The recent slowdown in a number of the major economies in Sub-Saharan Africa has had an impact on investment sentiment within and towards the region and has led to a number of investors questioning the ’Africa Rising’ narrative. While there is substance to this narrative it has always been an oversimplification, in my view, as Africa is made up of many countries with different legal, monetary and political systems and at different stages of economic and infrastructural development. Furthermore, the drivers of the underlying economies in Sub-Saharan Africa are not homogenous – for example, certain economies such as Nigeria benefit when mineral commodity prices are high (mineral commodity exporters) while others such as Kenya benefit when mineral commodity prices are low (mineral commodity importers). Therefore, the short to medium term economic performance of the respective economies within Sub-Saharan Africa will vary depending on the stage of the commodity cycle.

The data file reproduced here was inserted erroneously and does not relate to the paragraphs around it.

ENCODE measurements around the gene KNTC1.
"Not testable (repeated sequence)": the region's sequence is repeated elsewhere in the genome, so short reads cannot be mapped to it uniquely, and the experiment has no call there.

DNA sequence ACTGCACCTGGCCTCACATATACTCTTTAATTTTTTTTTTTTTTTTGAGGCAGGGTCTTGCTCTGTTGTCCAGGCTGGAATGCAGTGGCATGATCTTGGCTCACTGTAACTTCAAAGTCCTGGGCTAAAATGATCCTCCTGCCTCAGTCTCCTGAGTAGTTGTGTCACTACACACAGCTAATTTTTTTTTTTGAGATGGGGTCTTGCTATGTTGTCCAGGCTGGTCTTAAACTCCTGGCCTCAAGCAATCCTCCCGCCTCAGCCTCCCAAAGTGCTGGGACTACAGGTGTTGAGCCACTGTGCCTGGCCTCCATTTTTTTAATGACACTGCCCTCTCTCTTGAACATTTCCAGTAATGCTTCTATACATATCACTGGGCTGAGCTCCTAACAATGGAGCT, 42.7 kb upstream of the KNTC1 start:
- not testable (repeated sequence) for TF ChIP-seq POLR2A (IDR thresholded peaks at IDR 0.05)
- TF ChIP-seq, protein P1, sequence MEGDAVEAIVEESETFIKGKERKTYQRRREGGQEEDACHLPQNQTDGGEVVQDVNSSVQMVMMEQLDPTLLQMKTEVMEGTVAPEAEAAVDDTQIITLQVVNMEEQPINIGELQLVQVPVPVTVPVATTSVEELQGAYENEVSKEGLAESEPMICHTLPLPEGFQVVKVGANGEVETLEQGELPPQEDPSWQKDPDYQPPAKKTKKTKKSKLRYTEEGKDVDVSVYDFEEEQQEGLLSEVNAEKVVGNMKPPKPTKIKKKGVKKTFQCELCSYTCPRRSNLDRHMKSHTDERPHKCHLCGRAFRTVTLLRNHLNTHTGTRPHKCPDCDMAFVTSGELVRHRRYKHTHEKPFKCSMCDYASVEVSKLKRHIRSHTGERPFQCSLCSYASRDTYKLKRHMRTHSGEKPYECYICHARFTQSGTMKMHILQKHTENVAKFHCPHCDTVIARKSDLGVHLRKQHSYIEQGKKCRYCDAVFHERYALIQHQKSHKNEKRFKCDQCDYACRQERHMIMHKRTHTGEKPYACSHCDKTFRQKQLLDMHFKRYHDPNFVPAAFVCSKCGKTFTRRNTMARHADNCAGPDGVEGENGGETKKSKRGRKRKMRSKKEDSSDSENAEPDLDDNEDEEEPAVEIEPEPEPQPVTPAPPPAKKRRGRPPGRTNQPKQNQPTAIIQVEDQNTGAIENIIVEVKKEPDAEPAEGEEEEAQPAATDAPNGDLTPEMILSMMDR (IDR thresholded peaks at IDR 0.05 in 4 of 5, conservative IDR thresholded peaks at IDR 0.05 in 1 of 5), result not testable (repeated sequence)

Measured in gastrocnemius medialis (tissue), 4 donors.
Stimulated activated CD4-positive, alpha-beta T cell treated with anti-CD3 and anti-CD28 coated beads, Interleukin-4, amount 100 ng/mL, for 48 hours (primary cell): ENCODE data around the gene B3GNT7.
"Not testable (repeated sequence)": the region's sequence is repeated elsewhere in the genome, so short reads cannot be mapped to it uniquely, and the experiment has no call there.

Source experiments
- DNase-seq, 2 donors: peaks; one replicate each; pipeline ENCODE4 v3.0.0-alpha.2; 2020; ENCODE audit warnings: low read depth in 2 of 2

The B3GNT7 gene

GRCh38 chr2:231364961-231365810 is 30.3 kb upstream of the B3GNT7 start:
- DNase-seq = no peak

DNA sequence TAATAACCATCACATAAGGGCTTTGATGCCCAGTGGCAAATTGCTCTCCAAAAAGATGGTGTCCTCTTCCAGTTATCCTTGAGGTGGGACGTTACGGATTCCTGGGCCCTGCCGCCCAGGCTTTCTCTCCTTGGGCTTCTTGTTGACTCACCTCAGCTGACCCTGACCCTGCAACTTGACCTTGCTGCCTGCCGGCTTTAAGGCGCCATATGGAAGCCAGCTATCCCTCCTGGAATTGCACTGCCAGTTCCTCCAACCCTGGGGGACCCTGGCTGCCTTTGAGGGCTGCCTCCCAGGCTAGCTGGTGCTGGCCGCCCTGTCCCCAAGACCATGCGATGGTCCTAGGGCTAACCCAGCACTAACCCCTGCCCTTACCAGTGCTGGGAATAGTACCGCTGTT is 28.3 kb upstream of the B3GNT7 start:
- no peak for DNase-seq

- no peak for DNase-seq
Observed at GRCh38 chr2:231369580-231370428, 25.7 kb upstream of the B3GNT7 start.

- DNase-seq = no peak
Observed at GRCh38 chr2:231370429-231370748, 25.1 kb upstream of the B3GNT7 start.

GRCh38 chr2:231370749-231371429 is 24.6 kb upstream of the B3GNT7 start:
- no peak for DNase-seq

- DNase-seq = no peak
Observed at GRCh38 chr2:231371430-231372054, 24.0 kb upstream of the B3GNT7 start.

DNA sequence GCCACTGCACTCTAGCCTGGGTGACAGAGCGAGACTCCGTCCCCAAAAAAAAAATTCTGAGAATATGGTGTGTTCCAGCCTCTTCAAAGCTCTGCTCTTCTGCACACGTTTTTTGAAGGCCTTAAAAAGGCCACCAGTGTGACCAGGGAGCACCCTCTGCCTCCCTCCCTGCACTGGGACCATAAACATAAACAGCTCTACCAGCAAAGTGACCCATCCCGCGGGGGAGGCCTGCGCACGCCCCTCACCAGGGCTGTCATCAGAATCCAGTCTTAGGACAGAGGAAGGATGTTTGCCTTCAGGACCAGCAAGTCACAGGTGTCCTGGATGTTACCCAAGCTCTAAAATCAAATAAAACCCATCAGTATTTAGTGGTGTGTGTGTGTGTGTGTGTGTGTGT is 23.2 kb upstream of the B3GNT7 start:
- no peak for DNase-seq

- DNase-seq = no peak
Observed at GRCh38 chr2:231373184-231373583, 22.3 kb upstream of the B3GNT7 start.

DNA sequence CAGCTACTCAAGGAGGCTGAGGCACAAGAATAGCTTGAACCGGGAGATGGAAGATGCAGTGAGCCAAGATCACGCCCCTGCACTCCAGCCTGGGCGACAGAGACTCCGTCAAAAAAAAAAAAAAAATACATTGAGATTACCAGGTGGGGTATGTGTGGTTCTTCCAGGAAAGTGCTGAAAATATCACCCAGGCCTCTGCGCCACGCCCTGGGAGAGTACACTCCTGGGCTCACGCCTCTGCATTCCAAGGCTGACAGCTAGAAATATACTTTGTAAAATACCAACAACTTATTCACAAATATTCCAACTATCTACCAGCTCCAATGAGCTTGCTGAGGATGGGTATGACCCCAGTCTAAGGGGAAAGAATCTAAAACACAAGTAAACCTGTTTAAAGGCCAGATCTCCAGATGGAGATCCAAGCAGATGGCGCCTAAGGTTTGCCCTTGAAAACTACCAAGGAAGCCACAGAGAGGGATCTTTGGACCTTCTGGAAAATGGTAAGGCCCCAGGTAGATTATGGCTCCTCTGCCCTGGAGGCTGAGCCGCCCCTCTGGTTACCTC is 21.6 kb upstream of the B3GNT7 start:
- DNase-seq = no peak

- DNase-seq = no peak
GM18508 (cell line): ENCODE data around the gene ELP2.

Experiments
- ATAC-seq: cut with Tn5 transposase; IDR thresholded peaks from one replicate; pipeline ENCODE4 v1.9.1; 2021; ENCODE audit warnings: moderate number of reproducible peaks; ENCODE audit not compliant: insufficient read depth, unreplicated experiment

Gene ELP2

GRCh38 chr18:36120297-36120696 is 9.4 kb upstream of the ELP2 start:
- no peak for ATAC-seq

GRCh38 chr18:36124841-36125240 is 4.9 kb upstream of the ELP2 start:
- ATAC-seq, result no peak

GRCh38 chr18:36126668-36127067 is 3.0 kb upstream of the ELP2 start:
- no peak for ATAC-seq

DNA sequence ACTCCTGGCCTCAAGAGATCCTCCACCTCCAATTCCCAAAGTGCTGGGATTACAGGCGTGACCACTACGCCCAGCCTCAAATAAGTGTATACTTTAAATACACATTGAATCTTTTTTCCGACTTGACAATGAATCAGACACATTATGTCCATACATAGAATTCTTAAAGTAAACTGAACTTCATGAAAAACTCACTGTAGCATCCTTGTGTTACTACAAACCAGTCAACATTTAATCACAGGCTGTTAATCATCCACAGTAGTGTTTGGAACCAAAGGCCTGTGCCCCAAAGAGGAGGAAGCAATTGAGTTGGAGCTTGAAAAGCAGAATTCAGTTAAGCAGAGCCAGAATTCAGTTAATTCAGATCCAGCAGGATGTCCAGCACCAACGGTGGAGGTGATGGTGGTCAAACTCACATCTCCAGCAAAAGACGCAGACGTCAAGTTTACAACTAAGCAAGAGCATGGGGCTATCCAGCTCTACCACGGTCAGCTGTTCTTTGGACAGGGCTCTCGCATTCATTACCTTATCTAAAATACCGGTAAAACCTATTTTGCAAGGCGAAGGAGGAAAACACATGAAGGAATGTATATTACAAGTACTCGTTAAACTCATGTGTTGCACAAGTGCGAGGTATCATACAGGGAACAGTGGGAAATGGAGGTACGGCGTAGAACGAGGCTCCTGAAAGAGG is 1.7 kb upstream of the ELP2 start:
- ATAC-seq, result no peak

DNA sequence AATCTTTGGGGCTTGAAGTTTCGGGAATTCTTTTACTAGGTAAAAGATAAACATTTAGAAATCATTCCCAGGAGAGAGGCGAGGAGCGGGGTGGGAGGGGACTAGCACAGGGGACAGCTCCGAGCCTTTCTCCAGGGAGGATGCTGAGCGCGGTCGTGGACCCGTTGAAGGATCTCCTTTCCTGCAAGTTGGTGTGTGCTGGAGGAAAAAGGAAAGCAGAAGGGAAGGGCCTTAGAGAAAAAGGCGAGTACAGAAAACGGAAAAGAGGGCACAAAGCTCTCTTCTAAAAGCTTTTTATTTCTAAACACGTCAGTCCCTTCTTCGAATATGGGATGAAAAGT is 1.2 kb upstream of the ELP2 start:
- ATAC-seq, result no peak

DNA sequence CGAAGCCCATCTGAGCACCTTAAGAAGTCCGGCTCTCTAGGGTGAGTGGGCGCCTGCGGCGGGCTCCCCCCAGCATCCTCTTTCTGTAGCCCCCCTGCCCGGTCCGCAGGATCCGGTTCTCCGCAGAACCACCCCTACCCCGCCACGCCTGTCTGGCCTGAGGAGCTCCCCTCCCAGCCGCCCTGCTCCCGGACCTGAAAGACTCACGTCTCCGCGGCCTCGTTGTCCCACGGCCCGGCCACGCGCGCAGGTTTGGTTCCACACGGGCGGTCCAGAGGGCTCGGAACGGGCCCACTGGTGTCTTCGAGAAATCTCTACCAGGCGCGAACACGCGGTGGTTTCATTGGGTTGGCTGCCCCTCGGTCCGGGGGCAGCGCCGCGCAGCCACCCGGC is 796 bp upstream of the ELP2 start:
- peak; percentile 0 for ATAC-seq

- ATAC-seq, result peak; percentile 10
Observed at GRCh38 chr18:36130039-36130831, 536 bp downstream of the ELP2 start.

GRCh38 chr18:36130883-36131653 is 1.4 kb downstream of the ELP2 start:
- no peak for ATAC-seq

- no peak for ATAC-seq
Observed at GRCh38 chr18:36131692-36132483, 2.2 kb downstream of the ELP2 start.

Assess the long term fundamentals
While it is important for investors to assess and understand how commodity prices and the commodity cycle will impact the respective economies within Sub-Saharan Africa over the short to medium term, it is equally important for investors to pay attention to the underlying demographics, governance and rate of urbanization within a particular region as these two factors (amongst others) are necessary ingredients for a society to transform from a low income society to a middle income society over time. Lagos and Nairobi are experiencing rapid growth in the urban population (urbanization) and these two cities also enjoy favourable demographics.
Focus on cities as opposed to regions or countries
While country level indicators provide a useful context for assessing investment opportunities, I believe it is perhaps more informative for real estate investors to drill down further and assess opportunities at a city level as cities represent the centers of economic opportunity and are the engine rooms of an economy.